ED Educational Resources

Educational resources for ACH Emergency Department.


Dr. Abramo’s Journal Articles of the Month – August 2015

Dr. Abramo

 

 

Etiology of Childhood Bacteremia and Timely Antibiotics Administration in the Emergency Department

Adam D. Irwin, Richard J. Drew, Philippa Marshall, Kha Nguyen, Emily Hoyle, Kate A. Macfarlane, Hoying F. Wong, Ellen Mekonnen, Matthew Hicks, Tom Steele, Christine Gerrard, Fiona Hardiman, Paul S. McNamara, Peter J. Diggle and Enitan D. Carrol.

Pediatrics 2015;135;635; originally published online March 9, 2015; DOI: 10.1542/peds.2014-2061

 

Isolated Linear Skull Fractures in Children With Blunt Head Trauma

Elizabeth C. Powell, MD, MPH, Shireen M. Atabaki, MD, MPH, Sandra Wootton-Gorges, MDc, David Wisner, MDd, Prashant Mahajan, MD, MPH, MBA, Todd Glass, MD, MS, Michelle Miskin, MS, Rachel M. Stanley, MD, MHSA, Elizabeth Jacobs, MD, Peter S. Dayan, MD, MScl, James F. Holmes, MD, MPH, Nathan Kuppermann, MD, MPH.

Pediatrics 2015;135;4, April 2015

 

Pediatric Traumatic Brain Injury and Attention Deficit

Marsh Königs, MSc, Hugo A. Heij, MD, PhD, Johannes A. van der Sluijs, MD, PhD, R. Jeroen Vermeulen, MD, PhD, J. Carel Goslings, MD, PhD, Jan S.K. Luitse, MD, Bwee Tien Poll-Thé, MD, PhD, Anita Beelen, PhD, Marleen van der Wees, PhD, Rachèl J.J.K. Kemps, PhD, Coriene E. Catsman-Berrevoets, MD, Jaap Oosterlaan, PhD

Pediatrics; originally published online August 3, 2015; DOI: 10.1542/peds.2015-0437

 

Use of Serum Bicarbonate to Substitute for Venous pH in New-Onset Diabetes

Julia von Oettingen, MD, PhD, MMSc, Joseph Wolfsdorf, MB, BCh, Henry A. Feldman, PhD, Erinn T. Rhodes, MD, MPH

Pediatrics 2015;136;e371; originally published online July 20, 2015; DOI: 10.1542/peds.2015-0156

 

Validation of a Prediction Tool for Abusive Head Trauma

Laura Elizabeth Cowley, MSc, MBPsS, BSc, Charlotte Bethan Morris, MBBCh, BSc, Sabine Ann Maguire, MRCPI, MRCPC, FRCPI, Daniel Mark Farewell, MMath, PhD, Alison Mary Kemp, MRCP, DCH, FRCPCH, FRCP

Pediatrics Volume 136, number 2, August 2015

 

Improving Situation Awareness to Reduce Unrecognized Clinical Deterioration and Serious Safety Events

Patrick W. Brady, Stephen Muething, Uma Kotagal, Marshall Ashby, Regan Gallagher, Dawn Hall, Marty Goodfriend, Christine White, Tracey M. Bracke, Victoria DeCastro, Maria Geiser, Jodi Simon, Karen M. Tucker, Jason Olivea, Patrick H. Conway and Derek S. Wheeler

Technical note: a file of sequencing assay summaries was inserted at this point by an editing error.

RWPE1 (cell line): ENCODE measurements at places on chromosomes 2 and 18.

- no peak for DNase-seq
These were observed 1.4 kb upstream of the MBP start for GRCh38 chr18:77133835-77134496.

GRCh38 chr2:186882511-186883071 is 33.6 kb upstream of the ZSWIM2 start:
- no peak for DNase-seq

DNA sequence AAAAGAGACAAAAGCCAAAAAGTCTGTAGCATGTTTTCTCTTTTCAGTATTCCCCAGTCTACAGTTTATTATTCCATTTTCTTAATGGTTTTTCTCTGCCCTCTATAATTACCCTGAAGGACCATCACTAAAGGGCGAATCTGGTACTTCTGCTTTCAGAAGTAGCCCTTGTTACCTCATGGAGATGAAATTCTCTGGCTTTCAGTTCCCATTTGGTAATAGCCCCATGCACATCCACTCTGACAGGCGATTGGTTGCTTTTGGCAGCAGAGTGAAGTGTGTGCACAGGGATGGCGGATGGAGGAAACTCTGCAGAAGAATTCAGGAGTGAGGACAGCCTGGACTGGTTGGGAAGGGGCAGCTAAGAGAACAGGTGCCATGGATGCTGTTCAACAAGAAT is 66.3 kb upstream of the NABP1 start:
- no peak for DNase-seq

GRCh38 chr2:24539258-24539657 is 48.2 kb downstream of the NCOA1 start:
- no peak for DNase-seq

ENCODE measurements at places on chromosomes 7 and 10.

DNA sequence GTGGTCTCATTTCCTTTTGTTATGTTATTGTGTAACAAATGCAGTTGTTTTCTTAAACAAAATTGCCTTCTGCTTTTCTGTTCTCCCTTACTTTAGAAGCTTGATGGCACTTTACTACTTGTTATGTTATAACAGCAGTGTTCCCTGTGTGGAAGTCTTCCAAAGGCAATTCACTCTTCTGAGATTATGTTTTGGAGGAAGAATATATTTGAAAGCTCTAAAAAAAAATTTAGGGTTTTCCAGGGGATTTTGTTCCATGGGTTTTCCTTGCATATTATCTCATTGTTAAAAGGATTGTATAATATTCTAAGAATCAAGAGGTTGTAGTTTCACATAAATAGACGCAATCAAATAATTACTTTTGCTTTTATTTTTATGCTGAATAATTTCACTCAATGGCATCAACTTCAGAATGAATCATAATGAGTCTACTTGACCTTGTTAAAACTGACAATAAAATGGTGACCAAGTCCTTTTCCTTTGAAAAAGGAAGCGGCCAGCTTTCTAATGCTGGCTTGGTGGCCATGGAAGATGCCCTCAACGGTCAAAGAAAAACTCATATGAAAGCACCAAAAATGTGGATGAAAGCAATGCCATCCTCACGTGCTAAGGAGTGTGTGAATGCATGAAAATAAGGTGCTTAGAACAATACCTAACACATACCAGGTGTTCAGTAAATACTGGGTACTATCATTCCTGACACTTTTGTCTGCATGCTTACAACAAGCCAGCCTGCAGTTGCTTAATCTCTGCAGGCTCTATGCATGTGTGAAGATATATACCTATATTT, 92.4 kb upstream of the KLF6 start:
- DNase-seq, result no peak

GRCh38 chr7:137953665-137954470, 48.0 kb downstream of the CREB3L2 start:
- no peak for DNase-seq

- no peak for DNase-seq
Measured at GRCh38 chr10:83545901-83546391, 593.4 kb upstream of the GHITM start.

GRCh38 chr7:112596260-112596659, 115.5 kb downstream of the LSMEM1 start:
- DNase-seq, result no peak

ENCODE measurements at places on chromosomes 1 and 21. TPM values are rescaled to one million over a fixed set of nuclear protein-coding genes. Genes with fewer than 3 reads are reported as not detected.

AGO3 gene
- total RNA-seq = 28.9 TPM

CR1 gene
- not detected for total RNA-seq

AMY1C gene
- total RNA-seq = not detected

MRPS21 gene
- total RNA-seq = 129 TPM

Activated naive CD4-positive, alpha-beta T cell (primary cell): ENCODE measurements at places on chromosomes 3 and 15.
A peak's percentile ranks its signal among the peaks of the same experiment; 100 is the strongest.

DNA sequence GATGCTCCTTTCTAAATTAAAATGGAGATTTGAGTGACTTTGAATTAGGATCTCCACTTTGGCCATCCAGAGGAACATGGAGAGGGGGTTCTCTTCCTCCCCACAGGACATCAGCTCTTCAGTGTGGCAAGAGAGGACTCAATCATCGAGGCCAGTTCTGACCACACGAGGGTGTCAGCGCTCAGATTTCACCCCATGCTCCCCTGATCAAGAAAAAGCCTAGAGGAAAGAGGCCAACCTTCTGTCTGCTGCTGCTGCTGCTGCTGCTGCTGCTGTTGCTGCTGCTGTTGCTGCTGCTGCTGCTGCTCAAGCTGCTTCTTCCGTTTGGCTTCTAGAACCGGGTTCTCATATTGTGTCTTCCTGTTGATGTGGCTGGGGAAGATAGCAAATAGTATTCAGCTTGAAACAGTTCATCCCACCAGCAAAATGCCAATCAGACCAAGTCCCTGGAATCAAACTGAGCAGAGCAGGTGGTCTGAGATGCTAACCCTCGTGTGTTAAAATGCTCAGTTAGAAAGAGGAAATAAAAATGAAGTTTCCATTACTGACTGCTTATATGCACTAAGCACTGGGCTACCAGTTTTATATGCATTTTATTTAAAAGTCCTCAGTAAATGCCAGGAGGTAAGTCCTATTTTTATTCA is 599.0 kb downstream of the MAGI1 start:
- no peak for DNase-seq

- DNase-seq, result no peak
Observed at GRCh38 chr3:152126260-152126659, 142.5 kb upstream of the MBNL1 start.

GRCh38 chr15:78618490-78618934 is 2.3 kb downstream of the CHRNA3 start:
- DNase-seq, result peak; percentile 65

Pediatrics 2013;131;e298; originally published online December 10, 2012; DOI: 10.1542/peds.2012-1364

 

Prevalence of and Risk Factors for Intracranial Abnormalities in Unprovoked Seizures

Peter S. Dayan, MD, MSc, Kathleen Lillis, MD, Jonathan Bennett, MD, Gregory Conners, MD, MPH, MBA, Pam Bailey, MD, James Callahan, MD, Cigdem Akman, MD, Neil Feldstein, MD, Joshua Kriger, MS, W. Allen Hauser, MD, Nathan Kuppermann, MD, MPH

Pediatrics Volume 136, number 2, August 2015


 Dr. Foster’s Question of the Week – #5

Dr. Foster

 A 3 y/o presents w/ a low grade fever, URI sx. and neck pain.   He was seen by the PCP, and his rapid flu and Strep. were neg.   His temp is 102, and his parents think his neck movement is decreased​.   His anterior cervical nodes are swol​len and sl. TTP.   There is not overlying erythema nor fluctuance.   Active and passive flexion and lateral rotation of his neck are normal.   He has pain w/ active or passive ​extension of his neck, and this makes you think his symptoms are due to:

 
 
 
A. discitis
B. GE reflux
C. meningitis
D. acute lymphadenitis
E. retropharyngeal infection 
F. none of the above
 
 
Discitis is usually in the lumbar or lower thoracic spine.   GE reflux may cause apparent neck pain and stiffness in infants, but the posture is opisthotonic, i.e. Sandifer’s syndrome.   Meningitis typically causes pain w/ flexion of the neck.   It would be difficult to say if this patient has lymphadenitis vs. lymphadenopathy w/o seeing him, but the former usually has significant TTP, and there is usually induration +/- fluctuance. 
 
His neck pain w/ active or passive extension raises the suspicion for a retropharyngeal infection, and this may be cellulitis, adenitis, phlegmon, or abscess.   The pain w/ extension is because of the infection in the prevertebral soft tissues of the neck.   So the correct answer is E.
 
Widening of the prevertebral ST may be seen on a ST lateral x-ray of the neck, but a CT w/ IV contrast is required to R/O a phlegmon or abscess.   (The x-ray must be done w/ the neck in slight extension, because flexion of the neck may cause pseudo-widening of the prevertebral ST.   Crying or expiration also causes pseudo-widening.   The lateral view may have to be repeated to determine if widening is real or pseudo.) 
 
Many patients w/ a retropharyngeal infection do not require surgery, and they can be treated w/ IV  antibiotics.​
 
FYI – Drs. McCormack and Nowell recently saw a similar patient w/ neck symptoms x 2 weeks, but no h/o fever.  (Kids don’t always “​read the book”.)   Her ST lat. x-ray showed widening of the prevertebral ST.   Her ESR and C-RP were increased.   Her CT showed a parapharyngeal abscess which did not require surgery.